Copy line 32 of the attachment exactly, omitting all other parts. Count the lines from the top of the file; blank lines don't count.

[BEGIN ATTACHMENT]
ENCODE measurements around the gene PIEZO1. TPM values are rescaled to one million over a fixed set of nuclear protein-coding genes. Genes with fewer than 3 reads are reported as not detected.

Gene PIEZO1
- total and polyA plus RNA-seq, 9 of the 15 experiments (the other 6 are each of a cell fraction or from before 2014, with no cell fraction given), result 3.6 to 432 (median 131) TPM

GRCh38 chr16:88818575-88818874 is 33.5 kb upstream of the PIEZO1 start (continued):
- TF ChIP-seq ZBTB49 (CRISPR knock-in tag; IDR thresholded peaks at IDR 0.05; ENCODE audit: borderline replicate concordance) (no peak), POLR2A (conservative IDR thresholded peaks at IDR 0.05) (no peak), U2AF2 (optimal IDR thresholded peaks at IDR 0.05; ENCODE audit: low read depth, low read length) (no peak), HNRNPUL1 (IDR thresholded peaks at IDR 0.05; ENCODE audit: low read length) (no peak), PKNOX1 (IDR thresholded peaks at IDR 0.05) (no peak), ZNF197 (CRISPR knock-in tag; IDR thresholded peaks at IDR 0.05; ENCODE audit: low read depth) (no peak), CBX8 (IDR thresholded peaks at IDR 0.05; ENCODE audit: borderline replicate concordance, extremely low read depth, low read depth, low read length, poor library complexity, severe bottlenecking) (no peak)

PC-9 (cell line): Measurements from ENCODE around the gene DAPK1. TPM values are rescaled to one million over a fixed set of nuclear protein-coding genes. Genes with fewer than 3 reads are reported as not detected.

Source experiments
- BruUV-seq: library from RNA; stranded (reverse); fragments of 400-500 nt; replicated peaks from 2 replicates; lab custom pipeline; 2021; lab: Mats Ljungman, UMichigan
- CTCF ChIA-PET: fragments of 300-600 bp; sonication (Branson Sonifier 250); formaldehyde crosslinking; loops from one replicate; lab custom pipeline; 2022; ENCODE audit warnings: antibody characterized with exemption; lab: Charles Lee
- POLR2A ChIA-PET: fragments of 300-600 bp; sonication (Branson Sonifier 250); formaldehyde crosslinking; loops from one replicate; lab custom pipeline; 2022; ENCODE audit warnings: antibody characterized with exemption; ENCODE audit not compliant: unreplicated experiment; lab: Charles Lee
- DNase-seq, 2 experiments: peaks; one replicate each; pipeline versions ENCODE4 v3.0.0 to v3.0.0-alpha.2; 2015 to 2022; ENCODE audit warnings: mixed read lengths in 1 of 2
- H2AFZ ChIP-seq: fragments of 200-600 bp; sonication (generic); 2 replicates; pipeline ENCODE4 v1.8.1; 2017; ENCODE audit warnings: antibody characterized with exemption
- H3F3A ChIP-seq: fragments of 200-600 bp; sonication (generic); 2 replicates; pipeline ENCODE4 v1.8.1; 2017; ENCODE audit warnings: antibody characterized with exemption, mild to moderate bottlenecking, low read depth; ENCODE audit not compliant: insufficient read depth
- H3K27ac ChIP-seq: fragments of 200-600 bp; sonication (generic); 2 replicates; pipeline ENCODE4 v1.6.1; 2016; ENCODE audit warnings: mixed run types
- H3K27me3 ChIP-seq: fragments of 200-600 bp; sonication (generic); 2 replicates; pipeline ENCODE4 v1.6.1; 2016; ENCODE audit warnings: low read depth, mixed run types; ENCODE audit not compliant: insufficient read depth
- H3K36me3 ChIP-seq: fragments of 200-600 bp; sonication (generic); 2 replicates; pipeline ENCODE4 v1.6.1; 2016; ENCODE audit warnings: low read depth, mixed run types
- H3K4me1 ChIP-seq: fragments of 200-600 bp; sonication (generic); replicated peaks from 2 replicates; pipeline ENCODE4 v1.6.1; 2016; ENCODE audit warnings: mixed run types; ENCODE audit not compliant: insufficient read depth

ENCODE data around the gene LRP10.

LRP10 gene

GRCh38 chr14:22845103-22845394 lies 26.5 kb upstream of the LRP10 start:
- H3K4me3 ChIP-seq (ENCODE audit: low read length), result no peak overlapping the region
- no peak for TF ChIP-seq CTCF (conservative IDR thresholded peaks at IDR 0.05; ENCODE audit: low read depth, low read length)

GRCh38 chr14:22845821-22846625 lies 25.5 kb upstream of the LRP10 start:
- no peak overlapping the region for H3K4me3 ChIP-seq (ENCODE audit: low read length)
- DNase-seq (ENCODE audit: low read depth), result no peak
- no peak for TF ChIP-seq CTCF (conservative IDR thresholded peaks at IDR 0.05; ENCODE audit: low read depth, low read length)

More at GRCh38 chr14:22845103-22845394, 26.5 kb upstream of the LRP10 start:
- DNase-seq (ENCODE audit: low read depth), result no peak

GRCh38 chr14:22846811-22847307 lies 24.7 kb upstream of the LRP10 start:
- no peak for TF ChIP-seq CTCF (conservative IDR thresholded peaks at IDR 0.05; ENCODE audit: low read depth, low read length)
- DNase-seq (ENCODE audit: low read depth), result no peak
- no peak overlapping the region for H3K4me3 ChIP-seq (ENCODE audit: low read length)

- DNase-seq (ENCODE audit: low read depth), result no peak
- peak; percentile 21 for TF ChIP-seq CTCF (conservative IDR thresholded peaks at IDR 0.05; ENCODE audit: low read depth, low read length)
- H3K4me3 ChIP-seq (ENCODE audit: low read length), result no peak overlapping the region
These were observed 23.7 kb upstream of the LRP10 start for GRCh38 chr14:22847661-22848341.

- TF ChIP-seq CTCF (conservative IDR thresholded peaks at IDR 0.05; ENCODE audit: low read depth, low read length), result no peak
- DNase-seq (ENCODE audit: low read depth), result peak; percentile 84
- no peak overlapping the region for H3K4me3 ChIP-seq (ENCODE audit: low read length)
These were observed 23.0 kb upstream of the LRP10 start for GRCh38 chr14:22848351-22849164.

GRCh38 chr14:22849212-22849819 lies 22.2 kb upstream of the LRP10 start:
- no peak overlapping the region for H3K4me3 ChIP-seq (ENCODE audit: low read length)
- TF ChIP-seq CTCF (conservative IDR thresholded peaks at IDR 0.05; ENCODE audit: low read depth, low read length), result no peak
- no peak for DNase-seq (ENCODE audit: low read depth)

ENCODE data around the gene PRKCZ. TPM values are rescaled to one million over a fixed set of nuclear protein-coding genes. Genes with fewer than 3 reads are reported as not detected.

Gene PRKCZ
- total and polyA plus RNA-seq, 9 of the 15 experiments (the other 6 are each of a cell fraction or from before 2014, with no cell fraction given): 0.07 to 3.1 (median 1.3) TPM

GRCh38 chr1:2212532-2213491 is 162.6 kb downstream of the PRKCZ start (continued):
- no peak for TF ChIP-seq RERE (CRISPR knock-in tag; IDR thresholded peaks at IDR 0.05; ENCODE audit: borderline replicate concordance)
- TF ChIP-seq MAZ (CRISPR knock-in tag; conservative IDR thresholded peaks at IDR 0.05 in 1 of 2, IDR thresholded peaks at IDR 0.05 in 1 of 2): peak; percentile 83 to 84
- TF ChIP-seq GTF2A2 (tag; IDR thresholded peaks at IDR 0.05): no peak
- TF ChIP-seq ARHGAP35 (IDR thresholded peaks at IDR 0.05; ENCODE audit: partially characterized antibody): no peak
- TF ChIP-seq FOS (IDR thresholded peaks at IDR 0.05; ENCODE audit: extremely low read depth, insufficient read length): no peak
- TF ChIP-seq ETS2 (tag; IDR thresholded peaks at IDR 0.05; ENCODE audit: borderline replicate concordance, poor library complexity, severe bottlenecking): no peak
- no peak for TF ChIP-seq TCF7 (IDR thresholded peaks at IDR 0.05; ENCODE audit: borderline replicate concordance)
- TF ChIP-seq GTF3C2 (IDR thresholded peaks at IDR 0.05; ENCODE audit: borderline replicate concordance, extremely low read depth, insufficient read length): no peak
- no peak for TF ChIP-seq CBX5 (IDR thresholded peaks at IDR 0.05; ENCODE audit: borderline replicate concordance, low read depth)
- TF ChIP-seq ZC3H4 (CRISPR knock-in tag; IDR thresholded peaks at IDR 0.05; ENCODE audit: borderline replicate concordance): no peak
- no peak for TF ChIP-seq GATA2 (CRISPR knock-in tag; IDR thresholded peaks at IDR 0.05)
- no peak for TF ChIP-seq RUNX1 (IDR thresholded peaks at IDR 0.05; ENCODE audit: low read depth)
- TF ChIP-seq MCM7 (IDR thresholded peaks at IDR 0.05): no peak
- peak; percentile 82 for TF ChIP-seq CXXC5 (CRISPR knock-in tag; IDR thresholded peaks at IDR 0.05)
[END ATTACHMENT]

- no peak overlapping the region for H3K4me3 ChIP-seq (ENCODE audit: low read length)